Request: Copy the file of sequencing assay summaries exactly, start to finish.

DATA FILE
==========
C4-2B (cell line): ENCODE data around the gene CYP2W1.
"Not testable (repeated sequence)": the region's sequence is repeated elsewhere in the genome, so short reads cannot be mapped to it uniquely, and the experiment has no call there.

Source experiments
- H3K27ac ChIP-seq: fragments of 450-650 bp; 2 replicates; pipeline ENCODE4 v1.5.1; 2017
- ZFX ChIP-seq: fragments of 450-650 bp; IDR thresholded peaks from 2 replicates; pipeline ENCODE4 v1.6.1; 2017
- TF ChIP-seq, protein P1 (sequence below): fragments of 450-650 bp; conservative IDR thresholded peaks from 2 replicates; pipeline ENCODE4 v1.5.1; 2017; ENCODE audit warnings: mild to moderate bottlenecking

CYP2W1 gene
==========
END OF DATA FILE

C4-2B (cell line): ENCODE data around the gene CYP2W1.
"Not testable (repeated sequence)": the region's sequence is repeated elsewhere in the genome, so short reads cannot be mapped to it uniquely, and the experiment has no call there.

Source experiments
- H3K27ac ChIP-seq: fragments of 450-650 bp; 2 replicates; pipeline ENCODE4 v1.5.1; 2017
- ZFX ChIP-seq: fragments of 450-650 bp; IDR thresholded peaks from 2 replicates; pipeline ENCODE4 v1.6.1; 2017
- TF ChIP-seq, protein P1 (sequence below): fragments of 450-650 bp; conservative IDR thresholded peaks from 2 replicates; pipeline ENCODE4 v1.5.1; 2017; ENCODE audit warnings: mild to moderate bottlenecking

CYP2W1 gene